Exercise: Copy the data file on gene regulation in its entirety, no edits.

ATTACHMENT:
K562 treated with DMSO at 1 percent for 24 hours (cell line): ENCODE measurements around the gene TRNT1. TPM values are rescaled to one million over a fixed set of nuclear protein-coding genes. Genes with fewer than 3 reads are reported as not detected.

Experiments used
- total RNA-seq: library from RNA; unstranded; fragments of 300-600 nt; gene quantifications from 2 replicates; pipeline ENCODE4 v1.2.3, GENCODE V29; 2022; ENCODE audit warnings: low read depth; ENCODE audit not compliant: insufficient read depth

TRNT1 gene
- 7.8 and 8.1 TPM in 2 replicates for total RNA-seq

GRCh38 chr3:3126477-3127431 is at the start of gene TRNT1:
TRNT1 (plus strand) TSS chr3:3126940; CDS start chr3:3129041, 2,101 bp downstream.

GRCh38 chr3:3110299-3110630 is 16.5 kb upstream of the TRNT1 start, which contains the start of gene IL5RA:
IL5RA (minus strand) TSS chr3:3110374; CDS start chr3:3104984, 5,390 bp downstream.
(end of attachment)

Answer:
K562 treated with DMSO at 1 percent for 24 hours (cell line): ENCODE measurements around the gene TRNT1. TPM values are rescaled to one million over a fixed set of nuclear protein-coding genes. Genes with fewer than 3 reads are reported as not detected.

Experiments used
- total RNA-seq: library from RNA; unstranded; fragments of 300-600 nt; gene quantifications from 2 replicates; pipeline ENCODE4 v1.2.3, GENCODE V29; 2022; ENCODE audit warnings: low read depth; ENCODE audit not compliant: insufficient read depth

TRNT1 gene
- 7.8 and 8.1 TPM in 2 replicates for total RNA-seq

GRCh38 chr3:3126477-3127431 is at the start of gene TRNT1:
TRNT1 (plus strand) TSS chr3:3126940; CDS start chr3:3129041, 2,101 bp downstream.

GRCh38 chr3:3110299-3110630 is 16.5 kb upstream of the TRNT1 start, which contains the start of gene IL5RA:
IL5RA (minus strand) TSS chr3:3110374; CDS start chr3:3104984, 5,390 bp downstream.